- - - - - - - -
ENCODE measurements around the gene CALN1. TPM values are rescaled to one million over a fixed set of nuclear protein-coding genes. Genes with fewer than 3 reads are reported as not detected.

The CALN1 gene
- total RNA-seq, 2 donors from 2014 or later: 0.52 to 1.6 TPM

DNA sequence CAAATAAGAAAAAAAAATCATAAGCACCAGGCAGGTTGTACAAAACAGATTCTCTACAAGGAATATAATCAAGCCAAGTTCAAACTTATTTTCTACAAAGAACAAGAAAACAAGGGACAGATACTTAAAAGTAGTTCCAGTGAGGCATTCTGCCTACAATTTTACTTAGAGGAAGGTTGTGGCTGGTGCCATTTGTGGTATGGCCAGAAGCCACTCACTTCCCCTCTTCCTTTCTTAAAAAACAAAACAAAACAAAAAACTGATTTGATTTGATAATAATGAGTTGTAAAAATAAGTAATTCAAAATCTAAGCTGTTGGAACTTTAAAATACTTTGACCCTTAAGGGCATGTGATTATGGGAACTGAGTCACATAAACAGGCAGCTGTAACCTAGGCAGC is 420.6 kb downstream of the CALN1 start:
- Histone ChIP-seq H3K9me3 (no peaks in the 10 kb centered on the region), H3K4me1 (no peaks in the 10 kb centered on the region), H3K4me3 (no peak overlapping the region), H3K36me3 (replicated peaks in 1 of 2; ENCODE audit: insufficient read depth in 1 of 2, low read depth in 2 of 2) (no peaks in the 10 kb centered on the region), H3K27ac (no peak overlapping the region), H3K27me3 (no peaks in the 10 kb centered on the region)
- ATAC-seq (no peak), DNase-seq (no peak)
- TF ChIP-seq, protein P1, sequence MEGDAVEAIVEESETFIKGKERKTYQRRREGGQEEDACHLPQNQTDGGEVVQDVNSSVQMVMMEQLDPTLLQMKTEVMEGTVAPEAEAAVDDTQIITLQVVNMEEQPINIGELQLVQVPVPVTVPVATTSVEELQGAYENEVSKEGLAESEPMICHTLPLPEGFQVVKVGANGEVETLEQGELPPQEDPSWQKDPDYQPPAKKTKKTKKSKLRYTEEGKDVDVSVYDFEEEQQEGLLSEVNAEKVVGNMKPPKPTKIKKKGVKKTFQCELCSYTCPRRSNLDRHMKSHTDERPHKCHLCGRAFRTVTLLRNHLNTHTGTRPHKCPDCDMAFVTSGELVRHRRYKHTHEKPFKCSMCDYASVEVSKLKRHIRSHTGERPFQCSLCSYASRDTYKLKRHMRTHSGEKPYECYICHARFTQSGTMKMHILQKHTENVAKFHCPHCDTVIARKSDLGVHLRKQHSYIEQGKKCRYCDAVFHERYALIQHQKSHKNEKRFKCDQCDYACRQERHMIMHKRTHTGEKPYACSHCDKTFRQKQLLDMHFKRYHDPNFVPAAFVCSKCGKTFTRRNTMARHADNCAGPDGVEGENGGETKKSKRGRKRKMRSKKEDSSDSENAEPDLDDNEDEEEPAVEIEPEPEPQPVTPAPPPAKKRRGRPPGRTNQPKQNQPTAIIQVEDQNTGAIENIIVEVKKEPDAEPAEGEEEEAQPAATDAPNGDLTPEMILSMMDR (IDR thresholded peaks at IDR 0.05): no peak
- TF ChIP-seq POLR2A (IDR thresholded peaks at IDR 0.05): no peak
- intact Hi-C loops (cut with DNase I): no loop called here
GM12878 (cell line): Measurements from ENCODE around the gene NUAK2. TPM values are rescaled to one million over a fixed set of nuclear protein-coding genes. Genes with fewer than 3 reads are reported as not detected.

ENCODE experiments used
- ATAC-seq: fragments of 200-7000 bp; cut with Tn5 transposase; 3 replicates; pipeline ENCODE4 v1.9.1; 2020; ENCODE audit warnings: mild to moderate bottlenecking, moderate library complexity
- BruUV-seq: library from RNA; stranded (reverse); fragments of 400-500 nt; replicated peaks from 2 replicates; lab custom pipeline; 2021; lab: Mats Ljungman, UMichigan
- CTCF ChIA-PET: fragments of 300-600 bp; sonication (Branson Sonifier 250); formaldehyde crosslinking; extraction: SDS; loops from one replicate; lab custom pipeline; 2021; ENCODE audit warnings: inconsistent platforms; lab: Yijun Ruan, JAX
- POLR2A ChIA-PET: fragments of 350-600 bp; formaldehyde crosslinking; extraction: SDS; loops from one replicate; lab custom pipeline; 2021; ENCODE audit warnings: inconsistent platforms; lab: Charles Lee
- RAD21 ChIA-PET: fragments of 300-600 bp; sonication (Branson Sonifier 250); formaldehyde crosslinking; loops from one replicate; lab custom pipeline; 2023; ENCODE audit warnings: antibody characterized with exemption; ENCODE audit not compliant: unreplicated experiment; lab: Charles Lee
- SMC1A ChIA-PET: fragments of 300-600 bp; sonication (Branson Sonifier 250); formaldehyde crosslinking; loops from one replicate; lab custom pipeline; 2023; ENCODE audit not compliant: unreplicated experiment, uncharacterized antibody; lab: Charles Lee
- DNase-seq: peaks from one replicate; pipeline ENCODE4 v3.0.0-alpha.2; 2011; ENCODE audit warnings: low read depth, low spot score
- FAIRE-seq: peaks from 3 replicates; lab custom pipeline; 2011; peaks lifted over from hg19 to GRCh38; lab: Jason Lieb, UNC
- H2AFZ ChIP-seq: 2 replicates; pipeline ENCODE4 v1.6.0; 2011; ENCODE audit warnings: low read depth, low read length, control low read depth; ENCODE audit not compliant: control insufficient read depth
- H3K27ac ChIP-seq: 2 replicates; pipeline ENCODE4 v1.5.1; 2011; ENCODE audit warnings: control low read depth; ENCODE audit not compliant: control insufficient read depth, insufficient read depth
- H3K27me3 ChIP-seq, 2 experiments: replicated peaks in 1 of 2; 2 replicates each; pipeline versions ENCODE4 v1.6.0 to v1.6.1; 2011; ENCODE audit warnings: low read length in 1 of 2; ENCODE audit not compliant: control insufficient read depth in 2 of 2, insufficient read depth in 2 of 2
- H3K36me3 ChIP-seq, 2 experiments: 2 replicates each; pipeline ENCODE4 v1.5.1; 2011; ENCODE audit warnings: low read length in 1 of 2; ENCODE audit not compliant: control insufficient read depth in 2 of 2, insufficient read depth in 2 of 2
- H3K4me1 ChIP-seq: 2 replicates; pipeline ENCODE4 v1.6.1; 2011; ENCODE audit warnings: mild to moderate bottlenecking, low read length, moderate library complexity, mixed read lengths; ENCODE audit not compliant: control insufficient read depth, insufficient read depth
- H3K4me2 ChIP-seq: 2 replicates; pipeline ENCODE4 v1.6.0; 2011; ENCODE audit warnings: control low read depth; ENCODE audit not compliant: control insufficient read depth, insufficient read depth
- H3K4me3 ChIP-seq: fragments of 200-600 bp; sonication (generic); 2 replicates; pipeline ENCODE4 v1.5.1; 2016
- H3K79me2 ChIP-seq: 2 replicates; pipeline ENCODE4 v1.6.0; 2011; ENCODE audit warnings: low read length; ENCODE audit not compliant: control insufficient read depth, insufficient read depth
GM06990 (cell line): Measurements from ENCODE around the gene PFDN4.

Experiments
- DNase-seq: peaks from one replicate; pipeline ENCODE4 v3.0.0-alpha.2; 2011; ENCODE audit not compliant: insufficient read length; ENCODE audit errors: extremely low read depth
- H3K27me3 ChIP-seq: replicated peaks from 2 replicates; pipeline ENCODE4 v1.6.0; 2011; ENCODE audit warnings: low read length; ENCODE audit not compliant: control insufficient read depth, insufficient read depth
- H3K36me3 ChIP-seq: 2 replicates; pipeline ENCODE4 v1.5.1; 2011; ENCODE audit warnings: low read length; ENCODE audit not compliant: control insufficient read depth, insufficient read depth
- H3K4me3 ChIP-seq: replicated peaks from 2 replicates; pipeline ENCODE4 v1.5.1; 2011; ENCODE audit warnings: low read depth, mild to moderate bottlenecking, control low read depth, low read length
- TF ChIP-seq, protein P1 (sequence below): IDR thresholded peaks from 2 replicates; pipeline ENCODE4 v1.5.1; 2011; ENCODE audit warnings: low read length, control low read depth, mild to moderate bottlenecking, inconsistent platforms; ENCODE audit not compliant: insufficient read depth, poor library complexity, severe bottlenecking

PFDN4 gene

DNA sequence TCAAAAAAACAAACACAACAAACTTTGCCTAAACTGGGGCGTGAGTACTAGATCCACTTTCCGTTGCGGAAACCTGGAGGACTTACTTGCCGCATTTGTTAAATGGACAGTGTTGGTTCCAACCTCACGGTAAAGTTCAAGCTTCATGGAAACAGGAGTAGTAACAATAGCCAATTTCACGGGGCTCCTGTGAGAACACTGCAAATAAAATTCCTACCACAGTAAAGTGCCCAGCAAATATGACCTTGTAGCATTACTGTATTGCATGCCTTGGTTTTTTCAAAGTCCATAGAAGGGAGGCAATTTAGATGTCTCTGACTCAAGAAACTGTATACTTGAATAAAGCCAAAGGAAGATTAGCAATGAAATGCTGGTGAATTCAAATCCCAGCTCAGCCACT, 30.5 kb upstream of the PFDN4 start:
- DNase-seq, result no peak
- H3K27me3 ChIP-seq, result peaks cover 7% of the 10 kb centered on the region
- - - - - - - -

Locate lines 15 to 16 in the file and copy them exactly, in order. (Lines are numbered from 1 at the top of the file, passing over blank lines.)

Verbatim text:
- POLR2A ChIA-PET: fragments of 350-600 bp; formaldehyde crosslinking; extraction: SDS; loops from one replicate; lab custom pipeline; 2021; ENCODE audit warnings: inconsistent platforms; lab: Charles Lee
- RAD21 ChIA-PET: fragments of 300-600 bp; sonication (Branson Sonifier 250); formaldehyde crosslinking; loops from one replicate; lab custom pipeline; 2023; ENCODE audit warnings: antibody characterized with exemption; ENCODE audit not compliant: unreplicated experiment; lab: Charles Lee